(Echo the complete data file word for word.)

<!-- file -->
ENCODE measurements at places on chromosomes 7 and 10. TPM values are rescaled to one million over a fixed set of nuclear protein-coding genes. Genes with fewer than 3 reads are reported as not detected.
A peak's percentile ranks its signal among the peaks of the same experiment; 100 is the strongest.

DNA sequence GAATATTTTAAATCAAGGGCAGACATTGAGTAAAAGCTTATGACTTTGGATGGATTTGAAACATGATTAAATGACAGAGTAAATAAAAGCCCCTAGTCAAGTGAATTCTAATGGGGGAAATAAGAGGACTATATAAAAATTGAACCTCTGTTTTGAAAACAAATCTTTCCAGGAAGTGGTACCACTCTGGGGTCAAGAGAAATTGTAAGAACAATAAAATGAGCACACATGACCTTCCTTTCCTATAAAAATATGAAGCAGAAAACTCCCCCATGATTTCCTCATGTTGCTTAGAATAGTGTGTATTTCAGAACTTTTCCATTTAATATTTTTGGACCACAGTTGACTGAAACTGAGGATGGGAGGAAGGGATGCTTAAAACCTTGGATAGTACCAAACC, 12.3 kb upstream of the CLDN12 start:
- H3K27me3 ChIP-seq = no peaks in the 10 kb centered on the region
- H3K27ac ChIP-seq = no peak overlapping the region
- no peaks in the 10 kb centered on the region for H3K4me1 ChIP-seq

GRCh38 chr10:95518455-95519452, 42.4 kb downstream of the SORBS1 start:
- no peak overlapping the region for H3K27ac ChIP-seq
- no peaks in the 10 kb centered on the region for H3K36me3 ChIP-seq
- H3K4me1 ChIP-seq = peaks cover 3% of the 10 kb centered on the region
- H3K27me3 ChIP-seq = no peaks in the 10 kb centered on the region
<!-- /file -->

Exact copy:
ENCODE measurements at places on chromosomes 7 and 10. TPM values are rescaled to one million over a fixed set of nuclear protein-coding genes. Genes with fewer than 3 reads are reported as not detected.
A peak's percentile ranks its signal among the peaks of the same experiment; 100 is the strongest.

DNA sequence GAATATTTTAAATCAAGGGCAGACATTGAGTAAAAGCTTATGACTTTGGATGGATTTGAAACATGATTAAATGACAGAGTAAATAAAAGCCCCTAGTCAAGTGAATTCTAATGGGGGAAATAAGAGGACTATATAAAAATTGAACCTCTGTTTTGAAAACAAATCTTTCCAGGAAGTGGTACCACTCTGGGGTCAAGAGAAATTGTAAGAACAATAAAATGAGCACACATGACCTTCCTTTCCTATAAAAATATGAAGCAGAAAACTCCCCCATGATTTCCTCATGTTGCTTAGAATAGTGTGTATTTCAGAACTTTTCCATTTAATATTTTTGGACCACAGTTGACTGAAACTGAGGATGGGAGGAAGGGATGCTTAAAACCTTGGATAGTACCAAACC, 12.3 kb upstream of the CLDN12 start:
- H3K27me3 ChIP-seq = no peaks in the 10 kb centered on the region
- H3K27ac ChIP-seq = no peak overlapping the region
- no peaks in the 10 kb centered on the region for H3K4me1 ChIP-seq

GRCh38 chr10:95518455-95519452, 42.4 kb downstream of the SORBS1 start:
- no peak overlapping the region for H3K27ac ChIP-seq
- no peaks in the 10 kb centered on the region for H3K36me3 ChIP-seq
- H3K4me1 ChIP-seq = peaks cover 3% of the 10 kb centered on the region
- H3K27me3 ChIP-seq = no peaks in the 10 kb centered on the region